Chelsea Isabella Clark-James Headshot2



A driver for a family transportation business has to find an open medical bed for a long-time alcoholic involuntarily committed for medical detox by the state, which turns out to be more difficult than it should be.

Chelsea is a Colorado-based writer/director, with LA and Atlanta experience, focused on writing dramas and thrillers full of characters who struggle with their own identity, fulfillment, and self-doubt, frequently while they are in the workplace.

She is a cis white female raised in a blended LGBTQIA+ family… social codes aren’t lost on her. A practicing Buddhist, she began working in non-profit, and pivoted into on-set work as a union grip while transitioning into writing and directing. Over the years, she’s been a non-profit board member, a volunteer coordinator for a political campaign, and a team manager for a rec soccer league. She currently interviews short film filmmakers for her blog.


Did the script go through any development from the time that you entered the Fund to when you went into production? If so, what were the main changes?

Yes, working with Maria Garcia Turgeon helped me tighten up the script, and also going through the Sundance Collab Directing Workshop helped me tremendously. Between the two, I cut one prop, one character, one location – and four pages! The story is so much better for it.


Do you think about the practicalities of filming when you write? If so, how has that changed your writing process, or have you always thought that way?

I am very cognizant of writing for production. In the first drafts I allow myself to focus on the story. In later drafts, I circle back to evaluate what moves the story forward and what can be written as more production friendly.


Once you won our Film Fund, what were your next steps? Did you always know that you wanted to direct the project? Did you have a producer or production company in mind?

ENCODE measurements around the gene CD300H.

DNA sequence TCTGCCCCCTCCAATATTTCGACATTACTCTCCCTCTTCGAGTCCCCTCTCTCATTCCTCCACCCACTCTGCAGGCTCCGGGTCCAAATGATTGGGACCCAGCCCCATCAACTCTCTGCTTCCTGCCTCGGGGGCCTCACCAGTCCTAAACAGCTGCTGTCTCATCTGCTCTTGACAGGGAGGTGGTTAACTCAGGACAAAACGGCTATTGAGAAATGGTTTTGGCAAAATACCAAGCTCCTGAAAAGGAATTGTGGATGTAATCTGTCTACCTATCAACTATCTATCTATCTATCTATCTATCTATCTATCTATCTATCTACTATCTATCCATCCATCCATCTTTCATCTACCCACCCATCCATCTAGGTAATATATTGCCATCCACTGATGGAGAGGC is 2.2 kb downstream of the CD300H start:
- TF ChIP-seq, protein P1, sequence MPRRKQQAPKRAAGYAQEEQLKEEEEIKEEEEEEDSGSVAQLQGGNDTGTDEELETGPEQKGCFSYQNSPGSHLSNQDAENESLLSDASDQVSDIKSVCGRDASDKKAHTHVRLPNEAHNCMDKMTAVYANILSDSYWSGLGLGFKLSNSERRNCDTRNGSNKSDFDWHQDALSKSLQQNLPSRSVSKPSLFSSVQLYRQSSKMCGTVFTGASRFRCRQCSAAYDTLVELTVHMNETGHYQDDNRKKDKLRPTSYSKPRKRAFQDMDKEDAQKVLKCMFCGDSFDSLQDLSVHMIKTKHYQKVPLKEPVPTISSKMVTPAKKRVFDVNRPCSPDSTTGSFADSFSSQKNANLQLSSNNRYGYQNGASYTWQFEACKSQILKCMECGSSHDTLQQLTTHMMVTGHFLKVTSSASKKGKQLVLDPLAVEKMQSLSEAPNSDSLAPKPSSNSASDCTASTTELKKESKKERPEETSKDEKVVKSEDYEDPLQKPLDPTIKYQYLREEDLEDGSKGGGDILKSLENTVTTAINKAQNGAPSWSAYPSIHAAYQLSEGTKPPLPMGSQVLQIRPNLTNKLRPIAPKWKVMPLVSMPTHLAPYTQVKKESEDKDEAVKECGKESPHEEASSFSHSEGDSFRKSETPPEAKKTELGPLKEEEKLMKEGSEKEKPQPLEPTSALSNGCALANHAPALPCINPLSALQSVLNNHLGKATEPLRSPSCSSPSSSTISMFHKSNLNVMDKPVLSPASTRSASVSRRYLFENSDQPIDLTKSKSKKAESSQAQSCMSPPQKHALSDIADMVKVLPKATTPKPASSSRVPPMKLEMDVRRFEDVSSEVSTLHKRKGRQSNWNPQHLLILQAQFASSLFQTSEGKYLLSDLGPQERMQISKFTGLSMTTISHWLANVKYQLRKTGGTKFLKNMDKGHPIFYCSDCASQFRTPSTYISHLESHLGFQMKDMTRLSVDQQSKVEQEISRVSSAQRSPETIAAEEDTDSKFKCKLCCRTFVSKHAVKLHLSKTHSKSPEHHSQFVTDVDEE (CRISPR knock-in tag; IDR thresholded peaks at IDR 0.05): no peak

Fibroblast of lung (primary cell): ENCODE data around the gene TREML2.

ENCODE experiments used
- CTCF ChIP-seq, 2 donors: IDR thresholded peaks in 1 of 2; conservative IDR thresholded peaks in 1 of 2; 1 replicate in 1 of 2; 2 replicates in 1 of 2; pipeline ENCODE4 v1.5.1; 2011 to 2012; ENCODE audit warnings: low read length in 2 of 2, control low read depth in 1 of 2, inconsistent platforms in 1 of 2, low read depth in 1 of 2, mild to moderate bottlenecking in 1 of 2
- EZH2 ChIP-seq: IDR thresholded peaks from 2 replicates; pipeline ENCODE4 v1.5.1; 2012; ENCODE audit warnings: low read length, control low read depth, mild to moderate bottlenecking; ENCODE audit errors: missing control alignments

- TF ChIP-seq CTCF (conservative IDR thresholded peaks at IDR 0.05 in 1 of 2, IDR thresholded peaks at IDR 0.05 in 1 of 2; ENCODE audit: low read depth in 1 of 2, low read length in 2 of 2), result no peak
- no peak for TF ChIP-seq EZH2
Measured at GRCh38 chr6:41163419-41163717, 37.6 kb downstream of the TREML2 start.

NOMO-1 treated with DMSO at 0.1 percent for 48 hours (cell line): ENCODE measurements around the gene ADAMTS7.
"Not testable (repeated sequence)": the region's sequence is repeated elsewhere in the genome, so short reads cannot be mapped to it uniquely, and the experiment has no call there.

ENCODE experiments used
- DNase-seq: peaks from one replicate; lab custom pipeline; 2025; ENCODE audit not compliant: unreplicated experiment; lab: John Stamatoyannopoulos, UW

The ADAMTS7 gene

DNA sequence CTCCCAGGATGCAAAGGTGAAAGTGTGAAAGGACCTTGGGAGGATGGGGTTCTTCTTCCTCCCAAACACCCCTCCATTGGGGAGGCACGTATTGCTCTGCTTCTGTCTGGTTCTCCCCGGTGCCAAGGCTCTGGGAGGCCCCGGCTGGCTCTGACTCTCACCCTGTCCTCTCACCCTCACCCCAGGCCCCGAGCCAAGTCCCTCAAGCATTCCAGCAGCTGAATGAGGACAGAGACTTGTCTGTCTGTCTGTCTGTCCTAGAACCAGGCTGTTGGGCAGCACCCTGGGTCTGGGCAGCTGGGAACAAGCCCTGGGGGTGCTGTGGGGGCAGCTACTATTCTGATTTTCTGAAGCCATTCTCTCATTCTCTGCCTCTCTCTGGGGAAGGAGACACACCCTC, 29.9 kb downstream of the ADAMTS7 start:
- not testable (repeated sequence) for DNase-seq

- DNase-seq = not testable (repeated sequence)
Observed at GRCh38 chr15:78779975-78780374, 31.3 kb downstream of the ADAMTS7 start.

I wrote the script to be producible. I had already set aside some production funds before hearing that I won, so I knew I would be making this short myself.


Did you have to take into account any COVID protocols before and during shooting? If so, can you talk a little about what you had to put in place?

I did take COVID protocols into account. The cast and crew were tested and I provided masks, hand sanitizer, and face shields for those who wanted them.


How did you find the cast? Did you get much time to rehearse with them before the shoot?

I used online casting platforms, but they didn’t yield the actors I was looking for. So, I searched local theaters and went through the social media of local productions. Once I found the actors I thought would be good for the film, I contacted them directly.

I absolutely made time to rehearse. I did Zoom rehearsals with the actors individually, and a couple of times as a group. We also did a table read with the crew to go over logistics. Additionally, the main character plays the drums in the film, so I had rehearsals with a local music teacher and the actor.

What would you say is your directing style? Do you use storyboards? Allow your cast to improvise?

As a director, I value input from other creatives. I want people to feel like they are part of the creative process. During rehearsals I let the cast improvise, I’ll rework lines with them – that’s the time to play in the mud! But once we are on set, we go with what we have on the page.

As far as directing on set, I start the day addressing everyone. I review what we are working on with the cast and crew, I lay the ground rules that my sets are a safe place. If it’s an equipment thing they feel uncomfortable with, I empower the whole crew to speak up and tell the DoP or the department head. If it’s something with another cast or crew member, I tell them to go to the AD (and we have previously established a protocol). Thankfully we didn’t have any problems – equipment or personnel-wise.